The results reported here prompt us to add a cautionary note. Indeed, caspases have already been shown to be essential mediators in illness-related cell death, such as neuronal damage following hypoxic-ischemic insult (36) or fulminant liver destruction after anti-Fas injection (37), and evidence exists for the implication of caspases in amyotrophic lateral sclerosis (38) and Alzheimer's disease (39). In the first two indications, inhibition of caspases by tripeptide derivatives protects treated mice against injury and death. However, considering the 1,000-fold sensitization of TNF-induced necrotic cell death by inhibitors of caspases, one should be cautious in cases where reactive oxygen-mediated necrosis may be involved, such as neutrophil-induced endothelial cell necrosis in the systemic inflammatory response syndrome (40); liver necrosis after reperfusion, alcoholic liver disease, or hemochromatosis (iron overload) and Wilson's disease (copper overload) (41); and myocardial ischemia and reperfusion injury (42). It is not excluded that in these indications, administration of caspase inhibitors may rather have an adverse effect. Therefore, the mechanism leading to cell death should be taken into account when the use of caspase inhibitors would be considered as disease treatment.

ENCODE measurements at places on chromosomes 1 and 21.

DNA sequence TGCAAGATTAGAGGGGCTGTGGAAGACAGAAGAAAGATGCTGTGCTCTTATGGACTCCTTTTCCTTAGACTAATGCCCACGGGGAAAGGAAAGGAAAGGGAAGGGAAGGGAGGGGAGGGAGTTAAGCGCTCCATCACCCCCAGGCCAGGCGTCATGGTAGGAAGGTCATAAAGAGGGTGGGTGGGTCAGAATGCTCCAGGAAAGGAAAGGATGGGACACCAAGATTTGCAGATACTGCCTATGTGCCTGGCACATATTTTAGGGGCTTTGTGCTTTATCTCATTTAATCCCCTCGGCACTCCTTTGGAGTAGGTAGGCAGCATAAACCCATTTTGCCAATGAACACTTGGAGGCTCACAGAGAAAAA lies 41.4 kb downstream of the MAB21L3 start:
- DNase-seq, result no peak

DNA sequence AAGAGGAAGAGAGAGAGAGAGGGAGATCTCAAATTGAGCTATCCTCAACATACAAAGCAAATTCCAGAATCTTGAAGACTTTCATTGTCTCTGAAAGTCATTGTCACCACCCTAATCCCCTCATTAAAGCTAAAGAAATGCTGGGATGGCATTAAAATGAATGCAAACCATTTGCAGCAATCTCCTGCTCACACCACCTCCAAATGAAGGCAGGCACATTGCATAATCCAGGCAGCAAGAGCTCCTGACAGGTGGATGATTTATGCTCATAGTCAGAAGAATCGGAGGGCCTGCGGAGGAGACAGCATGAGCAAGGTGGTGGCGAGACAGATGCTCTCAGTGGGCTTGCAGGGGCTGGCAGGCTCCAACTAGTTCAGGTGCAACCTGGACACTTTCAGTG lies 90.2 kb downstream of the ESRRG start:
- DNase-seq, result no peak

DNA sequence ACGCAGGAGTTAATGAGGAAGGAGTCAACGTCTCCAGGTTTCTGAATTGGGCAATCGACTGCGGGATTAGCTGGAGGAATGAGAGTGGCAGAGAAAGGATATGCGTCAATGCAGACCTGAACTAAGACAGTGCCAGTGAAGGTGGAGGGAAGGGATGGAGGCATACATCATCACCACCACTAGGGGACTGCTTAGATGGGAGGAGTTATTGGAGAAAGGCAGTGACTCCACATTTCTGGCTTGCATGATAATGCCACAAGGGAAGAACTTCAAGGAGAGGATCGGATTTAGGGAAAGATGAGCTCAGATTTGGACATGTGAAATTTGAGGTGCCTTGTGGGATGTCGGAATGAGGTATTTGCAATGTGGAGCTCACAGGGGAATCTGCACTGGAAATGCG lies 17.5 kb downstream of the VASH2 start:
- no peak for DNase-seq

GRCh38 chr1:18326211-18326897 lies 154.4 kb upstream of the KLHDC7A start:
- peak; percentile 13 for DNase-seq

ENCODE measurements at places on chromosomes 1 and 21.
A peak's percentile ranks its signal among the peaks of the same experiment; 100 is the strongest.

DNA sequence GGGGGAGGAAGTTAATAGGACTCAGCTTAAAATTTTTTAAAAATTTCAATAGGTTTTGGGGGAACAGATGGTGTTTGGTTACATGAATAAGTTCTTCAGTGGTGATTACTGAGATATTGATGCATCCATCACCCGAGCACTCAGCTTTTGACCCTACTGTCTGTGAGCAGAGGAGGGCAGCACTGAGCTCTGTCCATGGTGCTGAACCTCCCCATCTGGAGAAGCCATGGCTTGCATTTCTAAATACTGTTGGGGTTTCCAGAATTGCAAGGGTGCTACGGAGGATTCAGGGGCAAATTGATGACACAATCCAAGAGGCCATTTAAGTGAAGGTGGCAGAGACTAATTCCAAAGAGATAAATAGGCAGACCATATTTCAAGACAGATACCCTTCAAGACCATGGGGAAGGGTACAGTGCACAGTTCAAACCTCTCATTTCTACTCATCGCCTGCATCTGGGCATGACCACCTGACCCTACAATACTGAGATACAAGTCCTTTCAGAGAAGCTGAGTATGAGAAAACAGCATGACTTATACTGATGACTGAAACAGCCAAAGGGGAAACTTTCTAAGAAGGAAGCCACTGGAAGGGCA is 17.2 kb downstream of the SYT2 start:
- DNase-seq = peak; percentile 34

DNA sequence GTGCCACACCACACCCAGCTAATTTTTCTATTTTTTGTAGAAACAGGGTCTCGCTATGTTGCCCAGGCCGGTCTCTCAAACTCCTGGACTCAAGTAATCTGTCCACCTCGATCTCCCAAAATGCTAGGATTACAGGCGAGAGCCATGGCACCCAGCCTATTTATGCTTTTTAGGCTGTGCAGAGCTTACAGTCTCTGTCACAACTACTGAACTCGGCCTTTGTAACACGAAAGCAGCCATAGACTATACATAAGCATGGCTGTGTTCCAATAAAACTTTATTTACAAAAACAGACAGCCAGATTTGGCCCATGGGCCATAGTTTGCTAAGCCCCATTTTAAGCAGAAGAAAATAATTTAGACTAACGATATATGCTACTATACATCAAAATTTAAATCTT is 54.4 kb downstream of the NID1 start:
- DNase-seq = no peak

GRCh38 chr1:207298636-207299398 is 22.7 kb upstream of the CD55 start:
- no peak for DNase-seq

The authors thank W. Burm, A. Meeus, and M. Van den Hemel for technical assistance. They are indebted to Dr. D. Pickup for donating CrmA cDNA and antiserum.
Research was supported by the Interuniversitaire Attractiepolen and the Fonds voor Geneeskundig Wetenschappelijk Onderzoek, as well as by a European Community Biomed Program grant BMH4-CT96-0300. R. Beyaert is a postdoctoral researcher, G. Denecker a research assistant, and P. Vandenabeele a postdoctoral researcher with the Fonds voor Wetenschappelijk Onderzoek–Vlaanderen. G. Van Loo is a fellow with the Vlaams Instituut voor de Bevordering van het Wetenschappelijk-technologisch Onderzoek in de Industrie.